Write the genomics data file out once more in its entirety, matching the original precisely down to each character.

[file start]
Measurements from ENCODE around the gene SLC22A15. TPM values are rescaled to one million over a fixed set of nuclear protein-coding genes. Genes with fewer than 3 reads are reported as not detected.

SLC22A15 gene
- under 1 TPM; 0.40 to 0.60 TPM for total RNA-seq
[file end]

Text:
Measurements from ENCODE around the gene SLC22A15. TPM values are rescaled to one million over a fixed set of nuclear protein-coding genes. Genes with fewer than 3 reads are reported as not detected.

SLC22A15 gene
- under 1 TPM; 0.40 to 0.60 TPM for total RNA-seq